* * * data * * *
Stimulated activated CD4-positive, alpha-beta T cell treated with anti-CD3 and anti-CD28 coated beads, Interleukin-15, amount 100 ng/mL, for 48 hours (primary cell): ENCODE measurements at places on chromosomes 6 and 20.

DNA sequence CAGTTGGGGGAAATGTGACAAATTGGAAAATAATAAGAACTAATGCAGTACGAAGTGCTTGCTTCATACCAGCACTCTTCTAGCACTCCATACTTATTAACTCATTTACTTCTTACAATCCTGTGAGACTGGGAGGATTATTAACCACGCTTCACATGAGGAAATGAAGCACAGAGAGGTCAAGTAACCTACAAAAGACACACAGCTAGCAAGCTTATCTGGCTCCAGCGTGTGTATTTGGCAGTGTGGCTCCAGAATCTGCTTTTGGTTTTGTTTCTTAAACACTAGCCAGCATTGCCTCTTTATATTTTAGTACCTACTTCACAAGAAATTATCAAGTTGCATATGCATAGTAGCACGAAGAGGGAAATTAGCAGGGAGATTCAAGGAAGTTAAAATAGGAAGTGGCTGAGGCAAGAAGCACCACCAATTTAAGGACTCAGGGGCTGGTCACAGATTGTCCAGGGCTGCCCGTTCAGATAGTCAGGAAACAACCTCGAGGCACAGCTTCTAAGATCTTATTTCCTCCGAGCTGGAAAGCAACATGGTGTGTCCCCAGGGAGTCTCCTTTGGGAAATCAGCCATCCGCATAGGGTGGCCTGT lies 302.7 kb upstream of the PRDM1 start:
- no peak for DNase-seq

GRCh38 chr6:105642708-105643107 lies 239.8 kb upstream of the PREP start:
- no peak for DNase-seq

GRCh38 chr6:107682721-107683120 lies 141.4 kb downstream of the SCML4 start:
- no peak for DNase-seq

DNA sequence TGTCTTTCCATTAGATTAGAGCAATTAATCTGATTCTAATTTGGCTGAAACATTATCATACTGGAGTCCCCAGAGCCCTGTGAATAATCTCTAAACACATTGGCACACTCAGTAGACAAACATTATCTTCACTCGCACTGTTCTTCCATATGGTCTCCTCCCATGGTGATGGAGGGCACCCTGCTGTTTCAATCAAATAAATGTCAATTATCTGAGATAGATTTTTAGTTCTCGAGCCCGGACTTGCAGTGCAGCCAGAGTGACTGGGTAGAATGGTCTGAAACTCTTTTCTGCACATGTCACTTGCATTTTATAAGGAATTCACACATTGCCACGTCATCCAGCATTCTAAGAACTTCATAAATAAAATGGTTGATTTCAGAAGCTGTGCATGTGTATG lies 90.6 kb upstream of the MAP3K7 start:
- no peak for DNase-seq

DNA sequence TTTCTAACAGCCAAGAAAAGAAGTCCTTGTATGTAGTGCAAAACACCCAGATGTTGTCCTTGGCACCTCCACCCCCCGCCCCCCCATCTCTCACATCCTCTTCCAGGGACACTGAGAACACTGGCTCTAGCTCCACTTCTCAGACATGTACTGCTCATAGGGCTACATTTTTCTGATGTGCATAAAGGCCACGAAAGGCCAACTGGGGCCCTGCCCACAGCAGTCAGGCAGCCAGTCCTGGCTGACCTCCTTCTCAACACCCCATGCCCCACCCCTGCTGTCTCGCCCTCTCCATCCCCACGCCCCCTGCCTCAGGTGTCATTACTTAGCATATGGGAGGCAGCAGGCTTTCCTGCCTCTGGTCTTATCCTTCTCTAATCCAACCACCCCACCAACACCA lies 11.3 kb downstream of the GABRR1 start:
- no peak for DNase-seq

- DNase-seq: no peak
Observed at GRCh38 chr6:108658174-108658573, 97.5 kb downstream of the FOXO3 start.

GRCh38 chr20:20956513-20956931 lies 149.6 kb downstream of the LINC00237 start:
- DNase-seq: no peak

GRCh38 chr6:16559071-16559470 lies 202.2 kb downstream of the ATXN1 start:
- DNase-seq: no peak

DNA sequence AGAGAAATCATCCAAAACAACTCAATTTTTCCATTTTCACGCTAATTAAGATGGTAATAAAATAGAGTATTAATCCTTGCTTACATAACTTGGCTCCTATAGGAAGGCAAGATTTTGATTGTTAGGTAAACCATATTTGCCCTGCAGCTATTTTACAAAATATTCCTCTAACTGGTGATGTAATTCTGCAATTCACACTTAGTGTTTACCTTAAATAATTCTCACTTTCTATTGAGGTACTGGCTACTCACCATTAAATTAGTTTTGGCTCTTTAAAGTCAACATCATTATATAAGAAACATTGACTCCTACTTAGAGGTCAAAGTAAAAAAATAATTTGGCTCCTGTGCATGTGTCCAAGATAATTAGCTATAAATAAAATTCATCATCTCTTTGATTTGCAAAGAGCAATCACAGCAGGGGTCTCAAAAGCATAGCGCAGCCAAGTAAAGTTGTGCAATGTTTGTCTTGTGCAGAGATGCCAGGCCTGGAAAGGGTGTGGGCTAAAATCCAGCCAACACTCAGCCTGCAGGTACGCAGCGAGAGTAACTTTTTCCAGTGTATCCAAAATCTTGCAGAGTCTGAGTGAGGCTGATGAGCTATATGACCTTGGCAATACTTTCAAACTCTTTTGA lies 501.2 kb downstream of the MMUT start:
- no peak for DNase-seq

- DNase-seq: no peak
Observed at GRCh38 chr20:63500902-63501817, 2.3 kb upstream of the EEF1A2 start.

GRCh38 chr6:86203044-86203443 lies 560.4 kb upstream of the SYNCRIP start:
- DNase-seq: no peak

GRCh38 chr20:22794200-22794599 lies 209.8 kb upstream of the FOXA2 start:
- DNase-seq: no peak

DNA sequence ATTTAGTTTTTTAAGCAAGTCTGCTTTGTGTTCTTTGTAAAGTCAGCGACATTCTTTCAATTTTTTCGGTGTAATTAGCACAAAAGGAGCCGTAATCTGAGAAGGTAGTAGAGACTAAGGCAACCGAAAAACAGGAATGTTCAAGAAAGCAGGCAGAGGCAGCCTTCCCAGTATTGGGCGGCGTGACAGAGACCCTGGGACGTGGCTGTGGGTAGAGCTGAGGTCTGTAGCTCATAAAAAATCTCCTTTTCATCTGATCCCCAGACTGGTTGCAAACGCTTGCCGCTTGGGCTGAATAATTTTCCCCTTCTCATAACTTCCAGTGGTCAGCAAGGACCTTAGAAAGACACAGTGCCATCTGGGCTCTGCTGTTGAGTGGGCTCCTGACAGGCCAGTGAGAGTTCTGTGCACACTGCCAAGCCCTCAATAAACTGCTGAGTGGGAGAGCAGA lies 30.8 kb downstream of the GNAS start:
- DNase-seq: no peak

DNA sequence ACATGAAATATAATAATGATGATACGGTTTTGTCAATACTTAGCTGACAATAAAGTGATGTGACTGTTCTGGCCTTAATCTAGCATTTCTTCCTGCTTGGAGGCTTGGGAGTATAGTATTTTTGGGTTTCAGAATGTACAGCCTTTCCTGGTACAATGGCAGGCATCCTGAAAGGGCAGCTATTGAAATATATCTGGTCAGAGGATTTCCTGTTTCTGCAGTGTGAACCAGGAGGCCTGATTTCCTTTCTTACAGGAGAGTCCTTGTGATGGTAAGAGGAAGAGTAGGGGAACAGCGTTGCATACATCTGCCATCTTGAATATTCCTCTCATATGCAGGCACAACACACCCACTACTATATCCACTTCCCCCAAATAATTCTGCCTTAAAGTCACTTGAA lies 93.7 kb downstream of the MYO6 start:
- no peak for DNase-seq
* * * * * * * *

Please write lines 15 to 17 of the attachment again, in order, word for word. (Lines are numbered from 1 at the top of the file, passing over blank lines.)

- DNase-seq: no peak

GRCh38 chr6:16559071-16559470 lies 202.2 kb downstream of the ATXN1 start:
- DNase-seq: no peak